1 Comment

Filed under Henry, Wimer

Galley copy giveaway

I’ve got a copy of Wimer in the flesh to give away on Goodreads – or at least, a pristine galley copy! The contest runs from 12/7/17 to 12/8/17, and is available to the US, the UK, Canada and Australia. And if you’re not in those countries and REALLY want an advance copy, and can live with my dog-eared and annotated one, drop me a line 🙂

Enter here:

Leave a comment

Filed under Wimer


I have been researching reliquaries at the moment – well, the current endpoint of the research is reliquaries, which are delightful! Serendipity may still take me elsewhere…
The trail led from a procedural question over the ordination of a deacon – which Wimer became, before becoming a priest – to a realisation that he would have loved the deaconate, because of its association with the Gospels, and the Deacon’s role in reading the Gospels to the people. He would also have hated the requirement to sing part of the sermon, so would have wanted to become a priest as soon as possible!
Then I moved on to his ordination as a priest, and discovered as part of the reading around that, the requirement for every Catholic altar to have within it a relic from a saint – preferably a martyr. This holds to this day, which I am amazed by.
Relics led on to reliquaries – and what lovely things some of them were! The first one I fell in love with was this beauty, made at exactly the right time. I loved its colours and vivacity first, then realised that it was made to hold relics from Thomas a’Beckett – whom Wimer could not stand. Being excommunicated twice by someone does that to you…

So of course the casket, and its relics, had to fall into his hands; and then he had to swap it somehow for a set of relics from someone he’d be comfortable with. I found this nice shape:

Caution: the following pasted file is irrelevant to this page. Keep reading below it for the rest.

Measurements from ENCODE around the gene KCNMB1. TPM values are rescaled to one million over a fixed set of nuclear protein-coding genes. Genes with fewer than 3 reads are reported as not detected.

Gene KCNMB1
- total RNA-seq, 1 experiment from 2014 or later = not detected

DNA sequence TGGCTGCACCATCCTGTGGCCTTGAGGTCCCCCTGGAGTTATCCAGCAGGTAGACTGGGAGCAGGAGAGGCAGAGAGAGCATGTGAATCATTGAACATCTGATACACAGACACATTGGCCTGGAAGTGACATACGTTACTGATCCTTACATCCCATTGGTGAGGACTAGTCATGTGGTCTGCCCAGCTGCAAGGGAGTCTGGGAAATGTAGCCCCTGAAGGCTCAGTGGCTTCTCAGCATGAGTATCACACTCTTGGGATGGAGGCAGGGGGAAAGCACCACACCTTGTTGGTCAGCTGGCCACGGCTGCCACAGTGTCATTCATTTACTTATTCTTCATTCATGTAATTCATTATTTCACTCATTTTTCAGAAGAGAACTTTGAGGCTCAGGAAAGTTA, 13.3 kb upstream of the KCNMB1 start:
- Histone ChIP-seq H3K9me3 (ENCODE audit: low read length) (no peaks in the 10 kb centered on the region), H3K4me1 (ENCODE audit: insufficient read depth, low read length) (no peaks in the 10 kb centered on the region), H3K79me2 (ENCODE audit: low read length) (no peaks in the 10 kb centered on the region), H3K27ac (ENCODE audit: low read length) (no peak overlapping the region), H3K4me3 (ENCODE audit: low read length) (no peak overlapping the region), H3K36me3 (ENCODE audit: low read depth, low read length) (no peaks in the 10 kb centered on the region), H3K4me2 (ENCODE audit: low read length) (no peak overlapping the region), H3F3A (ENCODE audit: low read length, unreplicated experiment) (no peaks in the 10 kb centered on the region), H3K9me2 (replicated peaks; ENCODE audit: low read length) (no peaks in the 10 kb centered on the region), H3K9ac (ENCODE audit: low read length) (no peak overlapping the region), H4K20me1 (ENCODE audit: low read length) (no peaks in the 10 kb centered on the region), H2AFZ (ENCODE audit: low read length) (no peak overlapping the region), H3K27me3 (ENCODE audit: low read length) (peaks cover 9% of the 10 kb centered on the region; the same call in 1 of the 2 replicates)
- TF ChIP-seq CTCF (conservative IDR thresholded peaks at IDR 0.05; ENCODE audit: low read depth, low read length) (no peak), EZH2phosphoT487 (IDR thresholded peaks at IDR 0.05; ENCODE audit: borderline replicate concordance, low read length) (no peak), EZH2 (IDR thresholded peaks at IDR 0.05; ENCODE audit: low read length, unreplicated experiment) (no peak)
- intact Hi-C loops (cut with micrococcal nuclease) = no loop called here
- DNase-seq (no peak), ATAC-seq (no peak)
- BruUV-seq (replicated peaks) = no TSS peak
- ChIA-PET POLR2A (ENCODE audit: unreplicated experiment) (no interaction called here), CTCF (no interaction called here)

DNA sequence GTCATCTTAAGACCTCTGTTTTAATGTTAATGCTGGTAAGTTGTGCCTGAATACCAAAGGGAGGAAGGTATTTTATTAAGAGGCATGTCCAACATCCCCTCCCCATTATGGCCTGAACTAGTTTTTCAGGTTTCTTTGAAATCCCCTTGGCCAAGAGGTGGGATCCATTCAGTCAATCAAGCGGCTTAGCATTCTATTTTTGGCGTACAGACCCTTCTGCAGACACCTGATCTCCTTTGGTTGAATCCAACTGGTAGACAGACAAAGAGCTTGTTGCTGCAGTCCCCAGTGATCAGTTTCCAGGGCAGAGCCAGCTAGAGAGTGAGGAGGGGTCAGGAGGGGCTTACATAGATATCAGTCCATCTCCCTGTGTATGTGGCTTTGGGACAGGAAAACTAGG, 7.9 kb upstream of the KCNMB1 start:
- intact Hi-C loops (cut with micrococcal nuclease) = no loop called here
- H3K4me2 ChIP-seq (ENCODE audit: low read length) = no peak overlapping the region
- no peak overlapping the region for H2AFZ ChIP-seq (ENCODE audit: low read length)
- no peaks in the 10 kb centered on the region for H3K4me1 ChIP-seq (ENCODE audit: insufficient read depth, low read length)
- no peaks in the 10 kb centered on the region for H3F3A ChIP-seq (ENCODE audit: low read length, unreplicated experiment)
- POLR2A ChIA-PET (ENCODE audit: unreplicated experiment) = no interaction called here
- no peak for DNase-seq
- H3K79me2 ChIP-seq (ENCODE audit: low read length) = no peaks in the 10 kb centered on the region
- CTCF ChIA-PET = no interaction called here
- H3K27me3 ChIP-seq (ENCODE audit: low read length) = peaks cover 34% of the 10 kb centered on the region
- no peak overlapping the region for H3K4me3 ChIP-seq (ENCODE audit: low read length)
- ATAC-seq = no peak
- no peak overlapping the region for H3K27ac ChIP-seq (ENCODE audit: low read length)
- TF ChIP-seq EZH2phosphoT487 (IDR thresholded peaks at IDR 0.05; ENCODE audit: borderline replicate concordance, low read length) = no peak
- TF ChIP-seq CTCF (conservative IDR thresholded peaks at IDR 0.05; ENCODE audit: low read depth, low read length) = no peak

And then discovered the right saint. Meet St Walstan, the Saxon-born patron saint of crops, healer of animals.

This is beginning to come together… I’ve now stopped trawling the web for images of reliquaries, and am off to write the scene when he discovers the right reliquary for his Priory-to-be!


I hope you enjoy my books as much as I loved writing them! Here’s my Amazon page.

If you’d like to know more about my writing, you can sign up for my newsletter.

Leave a comment

Filed under Wimer

I love this editor…

Work gave me a prorata’d bonus this year – the amount wasn’t enough to do any of the big projects I’d like to do. Also tipping the balance was the fact that yet another agent had inhaled the query and first few pages of Wimer, and then faded into a black hole once they’d had the full manuscript. So, I blew my bonus this year an a editor.

The next issue, of course, was which one? And having chosen one, what’s the name for the kind of editing I needed? I liked the look of one recommended by, I think, Writers Village – although don’t quote me on that – and sent her an email. The response was quick, friendly, professional; she asked enough questions for us to decide that I didn’t need a copy editor, nor anyone to check the historical facts, and that she could help me.

So, I sent my baby off into the void, and contemplated my fingernails. On time, the report came back; 11 pages of carefully reasoned advice, interspersed with humour and compassion. The verdict; I can write – but the story is lacking conflict and is often from the wrong POV. These things I can fix – and I’ve never had the experience of laughing out loud whilst being clipped around the ear before!

This lady will get more of my custom:

Thanks, Hilary!


I hope you enjoy my books as much as I loved writing them! Here’s my Amazon page.

If you’d like to know more about my writing, you can sign up for my newsletter.

Leave a comment

Filed under Wimer

Things I’m looking forward to over the summer!

As well as more mundane things, like the Cosmos in my garden blooming, and having the house to myself so I can cook on my braii Every Single Day if I feel like it – I’ve got some really fun things planned over the summer!

I’m starting July off gently, with a karate training session-cum-get together on the beach, plus a couple of days’ leave just to chill in. I may get organised enough to weed the garden or start a couple of the paint projects I have in mind; or the harvest may be in, giving me access to some super countryside. I have to spend a week in Milton Keynes towards the end of the month, but that’s good – I’ll accrue enough time off in lieu to take a whole week off (note comment re harvest 🙂 )